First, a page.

“When you win back-to-back games here on the same weekend, it’s got to be something in the back of your mind when we would play them [if we met] in the playoffs.”
How lopsided has the season series been exactly? Consider the numbers, which heavily favor the orange and black. The Flyers have out-shot the Pens 121-114, while killing off 16 of the league’s best 17 power play chances. And despite Sidney Crosby’s 52.4 faceoff percentage, Philly owned the circle, winning 131 of 233 faceoffs.
Individually, Pittsburgh’s only multi-goal scorer is Sidney Crosby, who has found the back of the net twice against the Flyers. Philly, on the other hand, showcased three multi-goal scorers, with Matt Read, Wayne Simmonds, and Brayden Schenn notching three goals apiece. And while Marc-Andre Fleury struggled, allowing 10 goals on 101 shots on goal, Steve Mason has stood tall, winning in both games of the home-and-home, which also included a shutout.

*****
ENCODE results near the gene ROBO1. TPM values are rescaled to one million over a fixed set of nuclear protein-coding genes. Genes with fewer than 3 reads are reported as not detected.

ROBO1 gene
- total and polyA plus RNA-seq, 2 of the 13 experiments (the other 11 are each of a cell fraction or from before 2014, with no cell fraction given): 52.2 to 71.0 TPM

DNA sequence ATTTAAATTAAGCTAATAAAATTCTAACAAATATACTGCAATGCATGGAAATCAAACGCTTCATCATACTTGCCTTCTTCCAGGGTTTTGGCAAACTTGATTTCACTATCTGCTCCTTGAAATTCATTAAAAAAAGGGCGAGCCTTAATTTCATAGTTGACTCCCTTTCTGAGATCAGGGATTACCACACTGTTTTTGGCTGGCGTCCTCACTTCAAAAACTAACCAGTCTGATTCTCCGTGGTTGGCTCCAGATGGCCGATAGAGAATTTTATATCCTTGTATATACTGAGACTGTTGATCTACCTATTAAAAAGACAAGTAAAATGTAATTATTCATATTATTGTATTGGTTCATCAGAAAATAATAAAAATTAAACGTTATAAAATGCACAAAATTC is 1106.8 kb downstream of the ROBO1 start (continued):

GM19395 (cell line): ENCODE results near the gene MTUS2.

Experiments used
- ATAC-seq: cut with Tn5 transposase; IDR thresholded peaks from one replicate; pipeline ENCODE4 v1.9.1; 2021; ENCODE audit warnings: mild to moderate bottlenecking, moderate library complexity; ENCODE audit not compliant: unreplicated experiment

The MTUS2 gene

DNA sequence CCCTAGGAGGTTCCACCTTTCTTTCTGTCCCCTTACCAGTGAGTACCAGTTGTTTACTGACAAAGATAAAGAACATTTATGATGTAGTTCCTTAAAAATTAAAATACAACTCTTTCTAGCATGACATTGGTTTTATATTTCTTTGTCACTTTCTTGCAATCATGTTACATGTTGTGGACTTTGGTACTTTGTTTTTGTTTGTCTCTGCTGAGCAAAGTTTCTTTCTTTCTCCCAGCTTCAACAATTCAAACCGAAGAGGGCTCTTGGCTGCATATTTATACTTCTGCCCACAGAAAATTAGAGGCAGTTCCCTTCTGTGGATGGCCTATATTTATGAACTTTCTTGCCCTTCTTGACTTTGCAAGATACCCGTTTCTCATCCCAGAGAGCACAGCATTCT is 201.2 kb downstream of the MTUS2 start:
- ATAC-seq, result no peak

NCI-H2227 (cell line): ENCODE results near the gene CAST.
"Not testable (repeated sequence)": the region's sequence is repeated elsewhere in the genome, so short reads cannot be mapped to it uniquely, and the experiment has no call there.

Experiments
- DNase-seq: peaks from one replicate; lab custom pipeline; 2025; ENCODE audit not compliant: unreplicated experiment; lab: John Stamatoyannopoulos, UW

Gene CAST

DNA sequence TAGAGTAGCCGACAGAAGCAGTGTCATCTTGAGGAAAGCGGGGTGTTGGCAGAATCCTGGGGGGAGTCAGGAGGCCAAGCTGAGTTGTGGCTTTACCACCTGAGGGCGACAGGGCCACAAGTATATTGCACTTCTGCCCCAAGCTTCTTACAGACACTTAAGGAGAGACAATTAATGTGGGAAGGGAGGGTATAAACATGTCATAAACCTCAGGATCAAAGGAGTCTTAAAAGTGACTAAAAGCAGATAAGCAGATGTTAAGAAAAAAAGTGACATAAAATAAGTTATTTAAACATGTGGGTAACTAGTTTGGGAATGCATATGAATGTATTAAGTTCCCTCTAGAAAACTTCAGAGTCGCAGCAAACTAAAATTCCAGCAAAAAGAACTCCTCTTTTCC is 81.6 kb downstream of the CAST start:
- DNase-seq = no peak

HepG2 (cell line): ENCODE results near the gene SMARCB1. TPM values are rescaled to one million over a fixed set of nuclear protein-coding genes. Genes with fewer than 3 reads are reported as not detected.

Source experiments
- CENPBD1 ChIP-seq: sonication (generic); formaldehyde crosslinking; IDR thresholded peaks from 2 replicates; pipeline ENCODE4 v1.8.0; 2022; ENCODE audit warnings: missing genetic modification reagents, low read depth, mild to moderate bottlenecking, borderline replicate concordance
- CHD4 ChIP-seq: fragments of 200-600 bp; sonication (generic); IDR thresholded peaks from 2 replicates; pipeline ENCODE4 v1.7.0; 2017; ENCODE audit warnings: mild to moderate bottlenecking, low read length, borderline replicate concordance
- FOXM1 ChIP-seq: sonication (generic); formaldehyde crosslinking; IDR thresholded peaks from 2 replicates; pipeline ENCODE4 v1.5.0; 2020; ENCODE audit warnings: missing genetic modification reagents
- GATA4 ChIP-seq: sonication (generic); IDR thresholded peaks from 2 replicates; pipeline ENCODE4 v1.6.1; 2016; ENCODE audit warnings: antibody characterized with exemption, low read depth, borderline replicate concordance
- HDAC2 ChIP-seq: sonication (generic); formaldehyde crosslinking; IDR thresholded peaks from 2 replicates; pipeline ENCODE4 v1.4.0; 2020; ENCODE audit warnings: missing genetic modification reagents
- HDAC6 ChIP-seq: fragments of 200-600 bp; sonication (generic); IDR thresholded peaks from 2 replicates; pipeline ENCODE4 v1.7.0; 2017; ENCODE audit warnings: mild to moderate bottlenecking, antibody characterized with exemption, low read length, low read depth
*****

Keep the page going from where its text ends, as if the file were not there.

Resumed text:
Although Pittsburgh comfortably clinched the Metropolitan Division, a potential playoff series against the Flyers isn’t a hypothetical the Pens are taking lightly.
“I think it will be mentioned,” said Penguins defenseman Brooks Orpik. “It was definitely mentioned when we played Washington the past couple of games, because they were sitting one point out of eighth.
“Even if it isn’t said, I think everyone’s aware of where they are in the standings and what the possible matchups are. I don’t even know if you have to say anything, really.”
Flyers miss good chance to AVOID Pens in first round TB beats them So with 2 games left for each team.Philly, CBJ and Det. all 91 pts
— Bob Pompeani (@KDPomp) April 11, 2014
— Sam Carchidi (@BroadStBull) April 11, 2014